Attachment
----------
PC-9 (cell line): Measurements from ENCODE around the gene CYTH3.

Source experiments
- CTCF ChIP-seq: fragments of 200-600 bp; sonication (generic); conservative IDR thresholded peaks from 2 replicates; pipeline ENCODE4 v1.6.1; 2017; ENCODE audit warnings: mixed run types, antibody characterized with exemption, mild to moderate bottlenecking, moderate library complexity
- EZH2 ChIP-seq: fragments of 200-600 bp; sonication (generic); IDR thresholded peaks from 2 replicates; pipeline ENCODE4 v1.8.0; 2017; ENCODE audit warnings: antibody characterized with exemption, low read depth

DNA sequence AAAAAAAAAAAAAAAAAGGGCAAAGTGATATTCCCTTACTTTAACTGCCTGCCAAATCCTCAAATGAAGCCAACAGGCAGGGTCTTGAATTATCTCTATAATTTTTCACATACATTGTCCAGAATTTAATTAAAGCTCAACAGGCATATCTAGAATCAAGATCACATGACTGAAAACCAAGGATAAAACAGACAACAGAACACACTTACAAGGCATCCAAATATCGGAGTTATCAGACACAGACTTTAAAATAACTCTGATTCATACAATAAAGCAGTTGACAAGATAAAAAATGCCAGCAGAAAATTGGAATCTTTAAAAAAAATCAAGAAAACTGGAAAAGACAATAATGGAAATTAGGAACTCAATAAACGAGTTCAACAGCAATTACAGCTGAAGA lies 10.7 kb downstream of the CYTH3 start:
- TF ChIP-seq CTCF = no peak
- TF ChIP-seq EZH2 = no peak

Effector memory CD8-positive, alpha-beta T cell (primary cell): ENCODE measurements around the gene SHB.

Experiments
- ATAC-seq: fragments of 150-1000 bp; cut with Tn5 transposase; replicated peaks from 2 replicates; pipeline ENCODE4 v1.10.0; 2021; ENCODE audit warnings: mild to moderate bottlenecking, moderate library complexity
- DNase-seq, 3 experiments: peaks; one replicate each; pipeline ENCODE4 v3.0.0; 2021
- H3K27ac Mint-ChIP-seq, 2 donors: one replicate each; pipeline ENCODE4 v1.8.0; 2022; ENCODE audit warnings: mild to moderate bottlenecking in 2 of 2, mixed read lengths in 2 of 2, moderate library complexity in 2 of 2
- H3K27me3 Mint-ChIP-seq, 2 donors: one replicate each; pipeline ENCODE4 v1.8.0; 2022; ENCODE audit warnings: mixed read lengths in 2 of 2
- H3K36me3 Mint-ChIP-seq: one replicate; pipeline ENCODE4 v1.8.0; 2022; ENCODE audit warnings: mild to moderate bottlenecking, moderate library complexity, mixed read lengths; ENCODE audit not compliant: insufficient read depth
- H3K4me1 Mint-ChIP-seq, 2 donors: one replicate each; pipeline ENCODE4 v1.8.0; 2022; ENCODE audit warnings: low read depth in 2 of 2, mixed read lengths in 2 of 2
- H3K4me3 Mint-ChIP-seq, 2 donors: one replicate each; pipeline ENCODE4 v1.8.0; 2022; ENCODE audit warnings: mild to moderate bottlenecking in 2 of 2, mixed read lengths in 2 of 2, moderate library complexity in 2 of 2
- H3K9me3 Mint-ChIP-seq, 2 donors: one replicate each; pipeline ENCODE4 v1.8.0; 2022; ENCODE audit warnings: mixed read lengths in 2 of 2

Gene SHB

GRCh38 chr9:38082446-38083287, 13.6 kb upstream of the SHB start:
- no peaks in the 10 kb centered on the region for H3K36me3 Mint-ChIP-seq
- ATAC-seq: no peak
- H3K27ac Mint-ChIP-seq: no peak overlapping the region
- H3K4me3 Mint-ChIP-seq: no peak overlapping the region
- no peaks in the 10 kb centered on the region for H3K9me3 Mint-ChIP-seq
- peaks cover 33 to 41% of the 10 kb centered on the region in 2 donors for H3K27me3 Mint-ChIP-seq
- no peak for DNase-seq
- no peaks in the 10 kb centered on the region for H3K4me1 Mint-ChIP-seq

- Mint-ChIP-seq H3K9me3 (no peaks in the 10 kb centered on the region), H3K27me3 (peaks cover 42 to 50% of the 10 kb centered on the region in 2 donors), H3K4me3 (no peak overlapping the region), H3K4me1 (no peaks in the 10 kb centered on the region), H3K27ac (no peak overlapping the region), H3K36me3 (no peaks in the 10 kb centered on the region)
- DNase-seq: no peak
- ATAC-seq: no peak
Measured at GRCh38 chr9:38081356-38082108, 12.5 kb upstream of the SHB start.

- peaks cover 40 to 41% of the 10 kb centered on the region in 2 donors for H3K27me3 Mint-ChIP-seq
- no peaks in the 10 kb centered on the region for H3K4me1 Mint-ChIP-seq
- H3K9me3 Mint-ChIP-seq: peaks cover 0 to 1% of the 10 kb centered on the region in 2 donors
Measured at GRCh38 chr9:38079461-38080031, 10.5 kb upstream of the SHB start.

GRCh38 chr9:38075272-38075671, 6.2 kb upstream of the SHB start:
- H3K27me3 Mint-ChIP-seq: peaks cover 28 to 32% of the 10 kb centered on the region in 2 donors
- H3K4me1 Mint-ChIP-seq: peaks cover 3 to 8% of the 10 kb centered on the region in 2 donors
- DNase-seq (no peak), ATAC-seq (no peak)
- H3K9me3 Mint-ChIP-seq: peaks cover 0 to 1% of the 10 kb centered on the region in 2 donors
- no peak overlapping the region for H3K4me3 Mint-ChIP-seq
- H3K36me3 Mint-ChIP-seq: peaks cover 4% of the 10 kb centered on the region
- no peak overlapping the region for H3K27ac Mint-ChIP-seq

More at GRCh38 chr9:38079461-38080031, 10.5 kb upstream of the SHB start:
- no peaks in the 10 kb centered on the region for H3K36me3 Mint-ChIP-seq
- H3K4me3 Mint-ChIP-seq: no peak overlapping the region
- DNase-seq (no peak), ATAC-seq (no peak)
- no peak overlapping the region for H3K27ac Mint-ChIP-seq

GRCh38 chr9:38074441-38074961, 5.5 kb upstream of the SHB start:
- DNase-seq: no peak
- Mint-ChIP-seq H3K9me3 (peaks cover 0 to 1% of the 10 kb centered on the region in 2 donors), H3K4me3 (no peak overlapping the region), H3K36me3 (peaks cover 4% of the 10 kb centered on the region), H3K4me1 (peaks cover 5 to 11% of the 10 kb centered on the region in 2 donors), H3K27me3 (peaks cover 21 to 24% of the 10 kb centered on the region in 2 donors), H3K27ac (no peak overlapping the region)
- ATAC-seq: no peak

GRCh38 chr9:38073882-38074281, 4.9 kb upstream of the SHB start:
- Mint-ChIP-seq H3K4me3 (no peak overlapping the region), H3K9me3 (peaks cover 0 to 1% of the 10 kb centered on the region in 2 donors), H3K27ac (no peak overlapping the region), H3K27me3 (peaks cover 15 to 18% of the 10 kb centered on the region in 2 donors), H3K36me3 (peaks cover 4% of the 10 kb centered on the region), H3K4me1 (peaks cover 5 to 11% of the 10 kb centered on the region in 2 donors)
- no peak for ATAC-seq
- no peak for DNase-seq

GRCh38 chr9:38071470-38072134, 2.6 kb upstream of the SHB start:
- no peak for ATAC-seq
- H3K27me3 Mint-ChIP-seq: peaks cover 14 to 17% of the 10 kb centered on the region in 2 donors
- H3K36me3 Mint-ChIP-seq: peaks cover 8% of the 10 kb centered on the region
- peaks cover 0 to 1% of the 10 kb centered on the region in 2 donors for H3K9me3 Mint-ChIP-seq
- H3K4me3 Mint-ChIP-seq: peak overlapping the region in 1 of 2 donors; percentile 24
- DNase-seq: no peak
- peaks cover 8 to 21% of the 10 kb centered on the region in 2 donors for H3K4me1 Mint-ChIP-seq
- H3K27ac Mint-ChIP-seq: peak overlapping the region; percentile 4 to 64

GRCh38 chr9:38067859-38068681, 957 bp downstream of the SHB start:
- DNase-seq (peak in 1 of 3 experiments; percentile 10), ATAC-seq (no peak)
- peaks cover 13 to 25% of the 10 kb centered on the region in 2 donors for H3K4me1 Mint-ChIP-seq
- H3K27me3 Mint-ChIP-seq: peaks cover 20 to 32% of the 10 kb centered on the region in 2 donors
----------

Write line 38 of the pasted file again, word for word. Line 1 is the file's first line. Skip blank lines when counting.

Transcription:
- H3K4me1 Mint-ChIP-seq: peaks cover 3 to 8% of the 10 kb centered on the region in 2 donors